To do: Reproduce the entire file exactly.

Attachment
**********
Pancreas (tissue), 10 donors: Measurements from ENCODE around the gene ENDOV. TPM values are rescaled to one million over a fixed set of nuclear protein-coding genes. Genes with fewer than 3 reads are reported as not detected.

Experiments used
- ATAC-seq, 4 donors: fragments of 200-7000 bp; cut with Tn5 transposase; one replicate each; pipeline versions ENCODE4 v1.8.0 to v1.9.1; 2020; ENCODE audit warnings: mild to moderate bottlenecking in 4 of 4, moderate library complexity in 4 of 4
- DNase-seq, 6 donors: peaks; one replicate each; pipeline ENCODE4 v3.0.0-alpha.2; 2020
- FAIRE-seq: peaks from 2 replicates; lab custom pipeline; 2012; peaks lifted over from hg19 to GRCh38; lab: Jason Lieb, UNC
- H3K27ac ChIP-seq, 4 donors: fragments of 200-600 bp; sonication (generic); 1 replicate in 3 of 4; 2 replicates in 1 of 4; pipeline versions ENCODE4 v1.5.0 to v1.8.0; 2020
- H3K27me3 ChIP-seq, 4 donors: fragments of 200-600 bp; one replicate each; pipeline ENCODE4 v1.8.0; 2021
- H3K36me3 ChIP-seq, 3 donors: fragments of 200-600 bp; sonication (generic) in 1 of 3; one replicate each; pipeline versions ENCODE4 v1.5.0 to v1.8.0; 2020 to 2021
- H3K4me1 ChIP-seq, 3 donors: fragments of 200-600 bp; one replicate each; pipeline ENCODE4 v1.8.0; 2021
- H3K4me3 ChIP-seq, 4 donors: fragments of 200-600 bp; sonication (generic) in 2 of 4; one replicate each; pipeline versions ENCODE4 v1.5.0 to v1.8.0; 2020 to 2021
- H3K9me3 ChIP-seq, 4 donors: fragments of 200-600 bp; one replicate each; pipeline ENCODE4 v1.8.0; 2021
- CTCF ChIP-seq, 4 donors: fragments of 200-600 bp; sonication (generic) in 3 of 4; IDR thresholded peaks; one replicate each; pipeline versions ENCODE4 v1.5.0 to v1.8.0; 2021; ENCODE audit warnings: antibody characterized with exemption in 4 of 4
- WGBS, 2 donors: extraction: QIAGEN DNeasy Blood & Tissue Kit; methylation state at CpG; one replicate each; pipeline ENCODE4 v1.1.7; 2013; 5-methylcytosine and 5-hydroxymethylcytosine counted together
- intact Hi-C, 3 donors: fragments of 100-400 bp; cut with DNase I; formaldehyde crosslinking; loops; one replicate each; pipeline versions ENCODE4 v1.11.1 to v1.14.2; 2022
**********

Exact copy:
Pancreas (tissue), 10 donors: Measurements from ENCODE around the gene ENDOV. TPM values are rescaled to one million over a fixed set of nuclear protein-coding genes. Genes with fewer than 3 reads are reported as not detected.

Experiments used
- ATAC-seq, 4 donors: fragments of 200-7000 bp; cut with Tn5 transposase; one replicate each; pipeline versions ENCODE4 v1.8.0 to v1.9.1; 2020; ENCODE audit warnings: mild to moderate bottlenecking in 4 of 4, moderate library complexity in 4 of 4
- DNase-seq, 6 donors: peaks; one replicate each; pipeline ENCODE4 v3.0.0-alpha.2; 2020
- FAIRE-seq: peaks from 2 replicates; lab custom pipeline; 2012; peaks lifted over from hg19 to GRCh38; lab: Jason Lieb, UNC
- H3K27ac ChIP-seq, 4 donors: fragments of 200-600 bp; sonication (generic); 1 replicate in 3 of 4; 2 replicates in 1 of 4; pipeline versions ENCODE4 v1.5.0 to v1.8.0; 2020
- H3K27me3 ChIP-seq, 4 donors: fragments of 200-600 bp; one replicate each; pipeline ENCODE4 v1.8.0; 2021
- H3K36me3 ChIP-seq, 3 donors: fragments of 200-600 bp; sonication (generic) in 1 of 3; one replicate each; pipeline versions ENCODE4 v1.5.0 to v1.8.0; 2020 to 2021
- H3K4me1 ChIP-seq, 3 donors: fragments of 200-600 bp; one replicate each; pipeline ENCODE4 v1.8.0; 2021
- H3K4me3 ChIP-seq, 4 donors: fragments of 200-600 bp; sonication (generic) in 2 of 4; one replicate each; pipeline versions ENCODE4 v1.5.0 to v1.8.0; 2020 to 2021
- H3K9me3 ChIP-seq, 4 donors: fragments of 200-600 bp; one replicate each; pipeline ENCODE4 v1.8.0; 2021
- CTCF ChIP-seq, 4 donors: fragments of 200-600 bp; sonication (generic) in 3 of 4; IDR thresholded peaks; one replicate each; pipeline versions ENCODE4 v1.5.0 to v1.8.0; 2021; ENCODE audit warnings: antibody characterized with exemption in 4 of 4
- WGBS, 2 donors: extraction: QIAGEN DNeasy Blood & Tissue Kit; methylation state at CpG; one replicate each; pipeline ENCODE4 v1.1.7; 2013; 5-methylcytosine and 5-hydroxymethylcytosine counted together
- intact Hi-C, 3 donors: fragments of 100-400 bp; cut with DNase I; formaldehyde crosslinking; loops; one replicate each; pipeline versions ENCODE4 v1.11.1 to v1.14.2; 2022